4. Change from baseline to post-treatment in parenting stress, assessed by parent self-report. [ Time Frame: immediately after 16-week intervention ]
    Parents report on three forms of stress. General distress in the parenting role is assessed using the parental distress subscale of the Parenting Stress Index-Fourth Edition, Short Form (PSI4-SF; Abidin, 1995). The Negative Impact scale of the Family Impact Questionnaire (Donenberg & Baker, 1993) is used to assess stress specific to the child with DD. The intensity subscale of the Parenting Daily Hassles questionnaire (Crnic & Greenberg, 1990) assesses parents' perceived intensity of daily stressors related to caregiving demands. These sources of information will be used to build a "parenting stress" latent construct. See our criteria for including an indicator in a construct in the description of Outcome 1.

  5. Change from baseline to 6-month follow-up in parenting stress, assessed by parent self-report. [ Time Frame: 6 months after intervention is completed ]
    Parents report on three forms of stress. General distress in the parenting role is assessed using the parental distress subscale of the Parenting Stress Index-Fourth Edition, Short Form (PSI4-SF; Abidin, 1995). The Negative Impact scale of the Family Impact Questionnaire (Donenberg & Baker, 1993) is used to assess stress specific to the child with DD. The intensity subscale of the Parenting Daily Hassles questionnaire (Crnic & Greenberg, 1990) assesses parents' perceived intensity of daily stressors related to caregiving demands. These sources of information will be used to build a "parenting stress" latent construct. See our criteria for including an indicator in a construct in the description of Outcome 1.

  6. Change from baseline to 12-month follow-up in parenting stress, assessed by parent self-report. [ Time Frame: 12 months after intervention is completed ]
    Parents report on three forms of stress. General distress in the parenting role is assessed using the parental distress subscale of the Parenting Stress Index-Fourth Edition, Short Form (PSI4-SF; Abidin, 1995). The Negative Impact scale of the Family Impact Questionnaire (Donenberg & Baker, 1993) is used to assess stress specific to the child with DD. The intensity subscale of the Parenting Daily Hassles questionnaire (Crnic & Greenberg, 1990) assesses parents' perceived intensity of daily stressors related to caregiving demands. These sources of information will be used to build a "parenting stress" latent construct. See our criteria for including an indicator in a construct in the description of Outcome 1.



Information from the National Library of Medicine

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Ages Eligible for Study:   18 Years and older   (Adult, Older Adult)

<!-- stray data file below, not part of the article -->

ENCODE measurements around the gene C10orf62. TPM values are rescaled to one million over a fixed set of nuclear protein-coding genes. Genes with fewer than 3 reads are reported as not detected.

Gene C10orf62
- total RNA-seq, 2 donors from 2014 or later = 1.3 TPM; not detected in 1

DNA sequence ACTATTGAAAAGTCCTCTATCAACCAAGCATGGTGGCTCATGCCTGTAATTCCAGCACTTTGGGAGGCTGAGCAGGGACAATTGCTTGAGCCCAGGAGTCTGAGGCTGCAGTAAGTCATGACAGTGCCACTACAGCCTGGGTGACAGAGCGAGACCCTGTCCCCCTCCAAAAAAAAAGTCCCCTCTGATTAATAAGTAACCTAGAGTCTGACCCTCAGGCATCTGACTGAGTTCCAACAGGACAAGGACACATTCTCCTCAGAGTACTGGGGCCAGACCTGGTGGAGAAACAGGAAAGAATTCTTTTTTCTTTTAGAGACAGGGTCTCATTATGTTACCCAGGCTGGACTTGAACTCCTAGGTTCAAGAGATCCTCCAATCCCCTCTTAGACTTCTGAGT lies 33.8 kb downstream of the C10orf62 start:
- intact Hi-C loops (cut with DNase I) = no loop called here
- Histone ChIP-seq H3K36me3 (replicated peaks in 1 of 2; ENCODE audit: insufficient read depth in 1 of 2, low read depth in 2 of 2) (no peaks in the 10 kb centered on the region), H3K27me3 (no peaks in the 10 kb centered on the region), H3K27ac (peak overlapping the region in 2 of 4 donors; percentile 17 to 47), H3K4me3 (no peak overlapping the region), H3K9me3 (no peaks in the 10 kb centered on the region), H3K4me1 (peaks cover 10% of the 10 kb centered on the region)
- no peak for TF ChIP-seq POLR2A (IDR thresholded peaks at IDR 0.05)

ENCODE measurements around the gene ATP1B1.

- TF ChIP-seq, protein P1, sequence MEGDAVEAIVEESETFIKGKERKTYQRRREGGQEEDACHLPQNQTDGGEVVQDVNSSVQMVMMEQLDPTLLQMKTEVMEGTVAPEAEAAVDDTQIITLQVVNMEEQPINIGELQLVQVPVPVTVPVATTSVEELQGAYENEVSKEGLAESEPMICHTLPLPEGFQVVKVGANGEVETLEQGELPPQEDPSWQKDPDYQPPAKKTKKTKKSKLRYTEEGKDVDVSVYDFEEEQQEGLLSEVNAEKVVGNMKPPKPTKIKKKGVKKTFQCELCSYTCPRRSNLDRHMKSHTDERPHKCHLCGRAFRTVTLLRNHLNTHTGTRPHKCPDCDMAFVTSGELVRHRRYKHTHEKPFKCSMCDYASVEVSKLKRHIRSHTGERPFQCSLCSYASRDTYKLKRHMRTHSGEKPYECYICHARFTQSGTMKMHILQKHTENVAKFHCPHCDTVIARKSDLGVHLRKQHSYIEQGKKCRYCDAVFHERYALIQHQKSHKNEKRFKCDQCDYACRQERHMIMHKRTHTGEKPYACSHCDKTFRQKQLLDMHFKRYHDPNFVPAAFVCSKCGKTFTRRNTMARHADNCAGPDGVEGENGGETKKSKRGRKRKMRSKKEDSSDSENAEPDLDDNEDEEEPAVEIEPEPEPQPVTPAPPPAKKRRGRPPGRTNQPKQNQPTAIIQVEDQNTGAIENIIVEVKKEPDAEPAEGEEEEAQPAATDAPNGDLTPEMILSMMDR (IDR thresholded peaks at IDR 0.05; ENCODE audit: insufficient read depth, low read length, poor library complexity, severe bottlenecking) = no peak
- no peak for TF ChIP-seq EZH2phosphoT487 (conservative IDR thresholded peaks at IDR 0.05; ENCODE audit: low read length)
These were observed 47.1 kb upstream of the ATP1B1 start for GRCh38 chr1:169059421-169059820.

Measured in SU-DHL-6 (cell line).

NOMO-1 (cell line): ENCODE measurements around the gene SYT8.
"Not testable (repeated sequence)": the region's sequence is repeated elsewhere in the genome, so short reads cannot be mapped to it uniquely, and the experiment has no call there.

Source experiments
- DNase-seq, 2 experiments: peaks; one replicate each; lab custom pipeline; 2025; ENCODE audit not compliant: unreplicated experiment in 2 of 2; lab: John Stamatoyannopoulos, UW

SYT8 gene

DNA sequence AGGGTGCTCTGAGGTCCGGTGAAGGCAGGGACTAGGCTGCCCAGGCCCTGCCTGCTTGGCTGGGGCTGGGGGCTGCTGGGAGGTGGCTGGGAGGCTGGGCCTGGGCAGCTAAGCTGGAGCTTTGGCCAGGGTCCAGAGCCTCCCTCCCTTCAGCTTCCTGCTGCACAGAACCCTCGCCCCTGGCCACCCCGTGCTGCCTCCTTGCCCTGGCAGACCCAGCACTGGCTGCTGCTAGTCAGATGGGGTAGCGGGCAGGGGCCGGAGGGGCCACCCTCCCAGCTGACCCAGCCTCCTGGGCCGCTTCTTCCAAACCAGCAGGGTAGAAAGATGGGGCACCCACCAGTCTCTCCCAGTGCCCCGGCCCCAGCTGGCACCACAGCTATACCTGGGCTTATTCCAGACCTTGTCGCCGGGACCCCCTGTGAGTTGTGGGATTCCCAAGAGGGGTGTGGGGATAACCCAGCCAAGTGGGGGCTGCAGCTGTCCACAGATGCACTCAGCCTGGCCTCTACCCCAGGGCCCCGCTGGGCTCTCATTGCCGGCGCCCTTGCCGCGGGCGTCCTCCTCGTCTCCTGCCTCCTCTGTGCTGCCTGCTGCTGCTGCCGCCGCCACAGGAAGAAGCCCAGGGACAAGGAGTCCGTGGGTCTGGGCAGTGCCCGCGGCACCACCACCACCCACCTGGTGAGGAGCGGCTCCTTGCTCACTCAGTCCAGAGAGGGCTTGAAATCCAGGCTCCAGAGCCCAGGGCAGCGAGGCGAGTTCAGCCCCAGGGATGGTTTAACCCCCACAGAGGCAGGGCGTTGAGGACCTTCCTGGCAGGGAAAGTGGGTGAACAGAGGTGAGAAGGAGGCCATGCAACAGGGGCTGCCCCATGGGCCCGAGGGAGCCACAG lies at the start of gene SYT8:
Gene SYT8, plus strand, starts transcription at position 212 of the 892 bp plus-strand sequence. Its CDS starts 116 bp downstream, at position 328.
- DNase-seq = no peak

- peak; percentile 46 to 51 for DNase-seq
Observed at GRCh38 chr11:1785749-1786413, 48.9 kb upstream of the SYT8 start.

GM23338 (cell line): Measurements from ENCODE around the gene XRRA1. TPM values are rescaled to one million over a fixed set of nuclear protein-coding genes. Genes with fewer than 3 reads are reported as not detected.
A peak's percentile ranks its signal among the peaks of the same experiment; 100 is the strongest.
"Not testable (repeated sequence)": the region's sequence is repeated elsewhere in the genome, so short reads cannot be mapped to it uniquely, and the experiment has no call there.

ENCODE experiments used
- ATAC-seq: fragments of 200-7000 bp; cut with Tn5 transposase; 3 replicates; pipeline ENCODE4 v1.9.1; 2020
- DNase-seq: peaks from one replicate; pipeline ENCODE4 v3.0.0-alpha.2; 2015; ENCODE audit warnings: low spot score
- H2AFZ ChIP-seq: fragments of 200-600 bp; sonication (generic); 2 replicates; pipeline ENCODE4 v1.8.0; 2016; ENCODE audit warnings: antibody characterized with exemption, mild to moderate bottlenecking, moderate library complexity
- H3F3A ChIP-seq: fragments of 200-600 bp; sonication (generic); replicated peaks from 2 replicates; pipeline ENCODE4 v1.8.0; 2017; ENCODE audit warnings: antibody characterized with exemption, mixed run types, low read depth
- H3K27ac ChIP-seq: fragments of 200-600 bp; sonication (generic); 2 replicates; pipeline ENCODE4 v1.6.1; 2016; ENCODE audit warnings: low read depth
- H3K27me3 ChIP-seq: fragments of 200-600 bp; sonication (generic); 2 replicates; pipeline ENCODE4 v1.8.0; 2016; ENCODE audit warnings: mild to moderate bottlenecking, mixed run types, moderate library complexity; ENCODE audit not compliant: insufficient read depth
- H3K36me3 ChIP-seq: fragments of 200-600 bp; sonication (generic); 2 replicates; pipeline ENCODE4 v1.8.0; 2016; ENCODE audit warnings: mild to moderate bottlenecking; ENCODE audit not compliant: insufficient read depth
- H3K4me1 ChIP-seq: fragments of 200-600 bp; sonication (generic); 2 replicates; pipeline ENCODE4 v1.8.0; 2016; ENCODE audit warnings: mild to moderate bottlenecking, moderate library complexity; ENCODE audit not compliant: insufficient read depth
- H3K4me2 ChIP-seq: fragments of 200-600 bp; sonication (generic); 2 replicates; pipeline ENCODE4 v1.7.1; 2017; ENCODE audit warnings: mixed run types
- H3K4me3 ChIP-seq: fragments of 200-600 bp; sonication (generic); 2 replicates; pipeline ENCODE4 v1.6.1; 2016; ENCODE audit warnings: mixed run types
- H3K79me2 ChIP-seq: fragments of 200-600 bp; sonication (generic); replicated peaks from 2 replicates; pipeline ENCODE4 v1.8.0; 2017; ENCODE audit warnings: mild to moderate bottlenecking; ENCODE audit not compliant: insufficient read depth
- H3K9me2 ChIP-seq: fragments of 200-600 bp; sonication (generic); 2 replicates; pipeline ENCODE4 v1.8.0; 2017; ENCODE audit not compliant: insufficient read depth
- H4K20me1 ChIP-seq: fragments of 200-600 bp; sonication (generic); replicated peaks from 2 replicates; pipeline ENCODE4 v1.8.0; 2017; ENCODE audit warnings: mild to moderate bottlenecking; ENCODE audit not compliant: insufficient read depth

Sexes Eligible for Study:   All
Accepts Healthy Volunteers:   No
Criteria

Inclusion Criteria:

  • Parent has a child ages 3 to 5 years with an agency-identified DD in one or more functional areas who is receiving early intervention or early childhood/ preschool special education through an individualized family service plan (IFSP) or individualized education plan (IEP);
  • Parent reports elevated child behavior problems, as indicated by a T-score of 60 or above on the Total Problems scale of the Child Behavior Checklist;
  • Parent reports elevated parenting stress, as indexed by a total score above the recommended cutoff at the 85th percentile on the Parenting Stress Index-4.

Exclusion Criteria:

  • Parent screens positive for active psychosis, substance abuse, or suicidality;
  • Parent is currently receiving any form of psychological or behavioral treatment at the time of referral; or
  • The child has sensory impairments or nonambulatory conditions that would necessitate the need for significant modifications to the lab and home visit protocols.

Information from the National Library of Medicine

To learn more about this study, you or your doctor may contact the study research staff using the contact information provided by the sponsor.

Please refer to this study by its ClinicalTrials.gov identifier (NCT number): NCT03599648


Contacts
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Contact: Allison S Caruthers, PhD 855-774-6050 ascaru@uoregon.edu

Locations
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United States, California
Loma Linda University Recruiting
Loma Linda, California, United States, 92350
Contact: Cameron Neece, PhD    909-558-8615    cneece@llu.edu   
Principal Investigator: Cameron L Neece, PhD         
United States, Oregon
University of Oregon Not yet recruiting
Portland, Oregon, United States, 97209
Contact: Allison S Caruthers, PhD    503-412-3770    ascaru@uoregon.edu   
Principal Investigator: Laura L McIntyre, PhD         
Sponsors and Collaborators
University of Oregon
Loma Linda University
Investigators
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Principal Investigator: Laura L McIntyre, PhD University of Oregon

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Responsible Party: Laura Lee McIntyre, Professor & Department Head, Special Education and Clinical Sciences, University of Oregon
ClinicalTrials.gov Identifier: NCT03599648     History of Changes
Other Study ID Numbers: R01HD093667-01A1 ( U.S. NIH Grant/Contract )
First Posted: July 25, 2018    Key Record Dates
Last Update Posted: January 4, 2019
Last Verified: January 2019
Individual Participant Data (IPD) Sharing Statement:
Plan to Share IPD: No

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Studies a U.S. FDA-regulated Drug Product: No
Studies a U.S. FDA-regulated Device Product: No

Keywords provided by Laura Lee McIntyre, University of Oregon:
intervention
behavioral parent training
mindfulness-based stress reduction

Additional relevant MeSH terms:
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Problem Behavior
Behavioral Symptoms